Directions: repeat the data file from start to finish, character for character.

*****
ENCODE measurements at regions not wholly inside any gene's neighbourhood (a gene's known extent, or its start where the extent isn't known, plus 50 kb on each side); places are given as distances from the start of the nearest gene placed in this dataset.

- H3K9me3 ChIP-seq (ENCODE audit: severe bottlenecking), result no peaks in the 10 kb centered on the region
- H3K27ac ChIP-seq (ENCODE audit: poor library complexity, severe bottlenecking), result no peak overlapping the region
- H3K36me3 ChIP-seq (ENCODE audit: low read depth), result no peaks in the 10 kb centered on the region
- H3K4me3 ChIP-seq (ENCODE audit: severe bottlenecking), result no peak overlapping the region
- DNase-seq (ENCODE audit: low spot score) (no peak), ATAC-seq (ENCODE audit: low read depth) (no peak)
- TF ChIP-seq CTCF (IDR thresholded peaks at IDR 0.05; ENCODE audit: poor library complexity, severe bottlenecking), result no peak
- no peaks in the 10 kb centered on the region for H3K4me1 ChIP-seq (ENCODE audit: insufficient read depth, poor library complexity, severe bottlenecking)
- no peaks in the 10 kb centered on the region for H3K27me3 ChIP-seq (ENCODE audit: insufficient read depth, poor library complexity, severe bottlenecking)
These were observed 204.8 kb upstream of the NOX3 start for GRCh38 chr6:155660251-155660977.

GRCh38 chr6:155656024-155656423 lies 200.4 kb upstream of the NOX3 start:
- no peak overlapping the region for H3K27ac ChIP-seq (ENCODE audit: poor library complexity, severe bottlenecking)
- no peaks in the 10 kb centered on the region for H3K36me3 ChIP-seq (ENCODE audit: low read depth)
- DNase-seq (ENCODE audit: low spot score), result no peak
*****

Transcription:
ENCODE measurements at regions not wholly inside any gene's neighbourhood (a gene's known extent, or its start where the extent isn't known, plus 50 kb on each side); places are given as distances from the start of the nearest gene placed in this dataset.

- H3K9me3 ChIP-seq (ENCODE audit: severe bottlenecking), result no peaks in the 10 kb centered on the region
- H3K27ac ChIP-seq (ENCODE audit: poor library complexity, severe bottlenecking), result no peak overlapping the region
- H3K36me3 ChIP-seq (ENCODE audit: low read depth), result no peaks in the 10 kb centered on the region
- H3K4me3 ChIP-seq (ENCODE audit: severe bottlenecking), result no peak overlapping the region
- DNase-seq (ENCODE audit: low spot score) (no peak), ATAC-seq (ENCODE audit: low read depth) (no peak)
- TF ChIP-seq CTCF (IDR thresholded peaks at IDR 0.05; ENCODE audit: poor library complexity, severe bottlenecking), result no peak
- no peaks in the 10 kb centered on the region for H3K4me1 ChIP-seq (ENCODE audit: insufficient read depth, poor library complexity, severe bottlenecking)
- no peaks in the 10 kb centered on the region for H3K27me3 ChIP-seq (ENCODE audit: insufficient read depth, poor library complexity, severe bottlenecking)
These were observed 204.8 kb upstream of the NOX3 start for GRCh38 chr6:155660251-155660977.

GRCh38 chr6:155656024-155656423 lies 200.4 kb upstream of the NOX3 start:
- no peak overlapping the region for H3K27ac ChIP-seq (ENCODE audit: poor library complexity, severe bottlenecking)
- no peaks in the 10 kb centered on the region for H3K36me3 ChIP-seq (ENCODE audit: low read depth)
- DNase-seq (ENCODE audit: low spot score), result no peak